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Baby’s 1st Tooth

by Sue Hubbard, M.D.

I received an iPhone App email from Lilli who was concerned that her son was almost one year of age, and had not cut a tooth yet.  I remember having the same feeling when our middle son had not cut a tooth at 15 months of age and my mother kept reminding me of “toothless” children.

Of course, our first son cut his first tooth at about 7 months of age, so despite trying NOT to compare them, of course I was.  Upon reviewing the literature I was thrilled to find out that there is a wide variation in dental eruption among babies and very few cases of children who never developed teeth!

The first teeth to erupt are typically the lower central (middle) incisors, usually somewhere around 6 months of age, although just like many things in child development there may be those who have teeth earlier and those who will not cut a tooth until after their first birthday.  Girls typically cut their teeth before boys (just like pubertal development).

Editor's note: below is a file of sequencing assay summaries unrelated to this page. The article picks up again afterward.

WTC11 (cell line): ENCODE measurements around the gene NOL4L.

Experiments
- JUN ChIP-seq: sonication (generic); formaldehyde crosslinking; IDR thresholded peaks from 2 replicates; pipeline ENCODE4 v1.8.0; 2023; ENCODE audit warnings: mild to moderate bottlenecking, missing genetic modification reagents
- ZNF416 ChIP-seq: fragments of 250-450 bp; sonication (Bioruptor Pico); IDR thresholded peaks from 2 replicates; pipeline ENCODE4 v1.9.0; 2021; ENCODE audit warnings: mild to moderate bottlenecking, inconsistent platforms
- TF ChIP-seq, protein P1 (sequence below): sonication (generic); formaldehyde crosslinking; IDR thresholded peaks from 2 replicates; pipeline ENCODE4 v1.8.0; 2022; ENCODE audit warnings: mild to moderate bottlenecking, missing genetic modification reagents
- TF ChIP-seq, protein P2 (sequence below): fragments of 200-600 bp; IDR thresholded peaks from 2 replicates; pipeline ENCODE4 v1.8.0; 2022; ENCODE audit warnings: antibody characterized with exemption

Teeth usually erupt in pairs with the two lower central incisors being the first to erupt, then followed by the upper two central incisors and then the upper lateral incisors. Most children will have their full set of “baby teeth” by the age of three years.

Personally, I would not worry about it, and not having teeth should not prevent your child from eating finger foods either.  It is wonderful to have a few extra months of that sweet baby breath (teeth make for bad breath) and you don’t have to worry about tooth brushing. It is still a good idea to give your child a toothbrush that they can begin experimenting with if only to brush the gums!

That’s your daily dose.  We’ll chat again tomorrow

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